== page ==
(NaturalNews) Most health-minded individuals understand the importance of regular physical activity to maintain optimal health and prevent a host of chronic diseases ranging from heart disease and diabetes to stroke and dementia. In the past, studies have suggested that regular exercise may reduce the risk of certain cancers, including breast cancer, but many questions have remained unanswered regarding activity duration, exercise type and intensity.
Researchers from the University of North Carolina Gillings School of Global Public Health
in Chapel Hill publishing in the journal CANCER
have found that physical activity, either mild or intense and before or after menopause, may reduce breast cancer risk. As an aside, the scientists discovered that substantial weight gain may negate these benefits. The lead study investigator, Dr. Lauren McCullough and her team looked for a link between recreational physical activity, done at different time points in life, and the risk of developing breast cancer.
Study finds moderate exercise can lower breast cancer risk up to 30 percent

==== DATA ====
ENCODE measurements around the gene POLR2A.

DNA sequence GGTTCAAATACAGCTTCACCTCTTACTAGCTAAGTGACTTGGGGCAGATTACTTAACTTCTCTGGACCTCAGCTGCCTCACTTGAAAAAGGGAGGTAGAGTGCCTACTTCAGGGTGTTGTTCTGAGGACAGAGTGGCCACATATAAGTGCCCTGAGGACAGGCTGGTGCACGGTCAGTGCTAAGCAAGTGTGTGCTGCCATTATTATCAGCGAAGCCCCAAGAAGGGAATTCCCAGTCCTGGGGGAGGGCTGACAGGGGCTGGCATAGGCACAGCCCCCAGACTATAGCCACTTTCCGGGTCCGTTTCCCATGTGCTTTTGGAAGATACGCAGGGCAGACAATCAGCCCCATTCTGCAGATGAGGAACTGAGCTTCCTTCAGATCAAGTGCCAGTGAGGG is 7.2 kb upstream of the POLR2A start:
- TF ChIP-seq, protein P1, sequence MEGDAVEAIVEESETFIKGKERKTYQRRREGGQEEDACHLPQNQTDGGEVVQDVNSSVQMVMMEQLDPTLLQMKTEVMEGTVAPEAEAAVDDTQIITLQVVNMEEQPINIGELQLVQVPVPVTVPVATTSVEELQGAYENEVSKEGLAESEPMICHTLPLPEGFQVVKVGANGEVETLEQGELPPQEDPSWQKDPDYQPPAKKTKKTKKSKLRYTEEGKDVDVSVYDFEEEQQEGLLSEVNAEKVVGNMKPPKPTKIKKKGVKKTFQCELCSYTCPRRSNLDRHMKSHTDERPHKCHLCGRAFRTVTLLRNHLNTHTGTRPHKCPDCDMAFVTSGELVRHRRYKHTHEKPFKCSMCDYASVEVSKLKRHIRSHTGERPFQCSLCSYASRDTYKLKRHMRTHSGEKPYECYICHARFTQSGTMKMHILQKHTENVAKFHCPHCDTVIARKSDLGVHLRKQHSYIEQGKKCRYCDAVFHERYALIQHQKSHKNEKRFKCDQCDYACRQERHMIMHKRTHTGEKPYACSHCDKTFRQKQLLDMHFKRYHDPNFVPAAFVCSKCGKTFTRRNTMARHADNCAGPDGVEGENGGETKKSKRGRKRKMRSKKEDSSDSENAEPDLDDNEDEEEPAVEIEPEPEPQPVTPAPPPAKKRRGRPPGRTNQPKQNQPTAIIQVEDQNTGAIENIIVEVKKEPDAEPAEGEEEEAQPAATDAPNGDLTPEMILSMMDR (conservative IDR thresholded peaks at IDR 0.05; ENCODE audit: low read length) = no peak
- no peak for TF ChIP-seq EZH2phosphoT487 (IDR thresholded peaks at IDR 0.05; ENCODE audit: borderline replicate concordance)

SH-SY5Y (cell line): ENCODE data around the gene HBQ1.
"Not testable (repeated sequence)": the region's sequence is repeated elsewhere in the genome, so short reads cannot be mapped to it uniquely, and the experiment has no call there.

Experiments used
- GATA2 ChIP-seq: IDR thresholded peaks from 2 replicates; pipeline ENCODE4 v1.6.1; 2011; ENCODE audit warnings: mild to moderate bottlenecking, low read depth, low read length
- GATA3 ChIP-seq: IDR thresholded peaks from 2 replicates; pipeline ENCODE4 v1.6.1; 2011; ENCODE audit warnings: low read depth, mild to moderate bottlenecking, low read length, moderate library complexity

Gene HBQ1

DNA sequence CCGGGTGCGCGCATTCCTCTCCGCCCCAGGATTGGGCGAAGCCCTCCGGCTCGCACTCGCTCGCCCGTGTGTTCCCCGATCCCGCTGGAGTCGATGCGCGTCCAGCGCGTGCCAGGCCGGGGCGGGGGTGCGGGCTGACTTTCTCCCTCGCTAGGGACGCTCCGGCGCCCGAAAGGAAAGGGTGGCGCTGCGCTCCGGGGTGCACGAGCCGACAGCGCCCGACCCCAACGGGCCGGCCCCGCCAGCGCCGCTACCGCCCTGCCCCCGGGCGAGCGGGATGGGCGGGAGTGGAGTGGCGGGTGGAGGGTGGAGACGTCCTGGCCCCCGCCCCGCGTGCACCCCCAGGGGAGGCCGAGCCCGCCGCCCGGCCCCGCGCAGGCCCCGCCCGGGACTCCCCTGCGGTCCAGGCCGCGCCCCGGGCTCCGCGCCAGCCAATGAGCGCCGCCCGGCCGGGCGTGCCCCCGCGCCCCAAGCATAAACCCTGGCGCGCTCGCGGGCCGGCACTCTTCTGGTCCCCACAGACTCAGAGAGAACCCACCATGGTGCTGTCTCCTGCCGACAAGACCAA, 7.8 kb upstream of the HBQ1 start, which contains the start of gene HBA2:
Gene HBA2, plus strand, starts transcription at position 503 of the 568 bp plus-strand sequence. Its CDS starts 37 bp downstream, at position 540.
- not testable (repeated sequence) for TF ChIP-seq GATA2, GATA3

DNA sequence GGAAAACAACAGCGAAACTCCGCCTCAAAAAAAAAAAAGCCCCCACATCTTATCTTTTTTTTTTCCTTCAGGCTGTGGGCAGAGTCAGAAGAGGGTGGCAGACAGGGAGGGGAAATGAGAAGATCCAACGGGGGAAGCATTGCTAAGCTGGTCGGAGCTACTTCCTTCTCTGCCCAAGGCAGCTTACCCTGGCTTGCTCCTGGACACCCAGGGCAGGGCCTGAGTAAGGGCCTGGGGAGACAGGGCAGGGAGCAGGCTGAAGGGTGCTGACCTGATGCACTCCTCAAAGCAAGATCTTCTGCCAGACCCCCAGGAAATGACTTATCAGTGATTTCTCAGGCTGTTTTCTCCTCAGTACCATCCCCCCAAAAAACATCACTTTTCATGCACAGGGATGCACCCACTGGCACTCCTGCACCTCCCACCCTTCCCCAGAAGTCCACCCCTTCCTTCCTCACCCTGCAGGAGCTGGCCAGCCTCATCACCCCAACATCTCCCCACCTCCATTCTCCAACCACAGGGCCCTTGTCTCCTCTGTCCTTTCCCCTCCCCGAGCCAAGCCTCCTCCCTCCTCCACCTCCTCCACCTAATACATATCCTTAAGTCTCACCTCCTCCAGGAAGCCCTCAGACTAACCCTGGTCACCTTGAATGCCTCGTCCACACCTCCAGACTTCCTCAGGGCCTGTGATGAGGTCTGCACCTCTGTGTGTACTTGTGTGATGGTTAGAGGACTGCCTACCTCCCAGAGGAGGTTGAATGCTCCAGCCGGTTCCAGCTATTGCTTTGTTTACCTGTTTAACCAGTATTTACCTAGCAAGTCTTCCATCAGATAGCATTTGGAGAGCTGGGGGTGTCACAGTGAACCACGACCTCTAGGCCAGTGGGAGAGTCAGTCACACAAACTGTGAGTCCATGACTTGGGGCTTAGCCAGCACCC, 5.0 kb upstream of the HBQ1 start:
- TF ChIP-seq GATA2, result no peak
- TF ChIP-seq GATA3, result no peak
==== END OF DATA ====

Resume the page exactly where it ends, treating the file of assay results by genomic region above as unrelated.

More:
The study examined 1,504 women with breast cancer (233 noninvasive and 1,271 invasive) and 1,555 women without breast cancer who were 20 to 98-years-old. Participants were part of the Long Island Breast Cancer Study Project
, an investigation set up to review possible environmental causes of breast cancer. Researchers determined that women who exercised either during their reproductive or postmenopausal years had a reduced risk of developing breast cancer
The study found that women who exercise between ten and nineteen hours per week experienced a 30 percent decrease in breast cancer risk. Risk levels were reduced regardless of duration or intensity, meaning that a rigorous workout was not necessary to achieve positive results. Exercise seemed to lower the risk
of hormone receptor positive breast cancer (ER or PR positive), which is the most commonly diagnosed tumor type among American women.
The study team highlighted the finding that increased body weight increased overall risk of developing breast cancer, regardless of hours spent exercising. Clearly, physical activity
is important to lower risk, but gaining weight can negate the effect and is an independent risk factor. Dr. McCullough concluded "The observation of a reduced risk of breast cancer for women who engaged in exercise after menopause is particularly encouraging given the late age of onset for breast cancer."
A daily 30 minute walk and maintaining a healthy body weight provide a significant shield against this insidious disease.Sources for this article include:http://dx.doi.org/10.1002/cncr.27433http://www.sciencedaily.com/releases/2012/06/120625065334.htmhttp://www.medpagetoday.com/HematologyOncology/BreastCancer/33436http://www.eurekalert.org/pub_releases/2012-06/uonc-eem062212.phpAbout the author:
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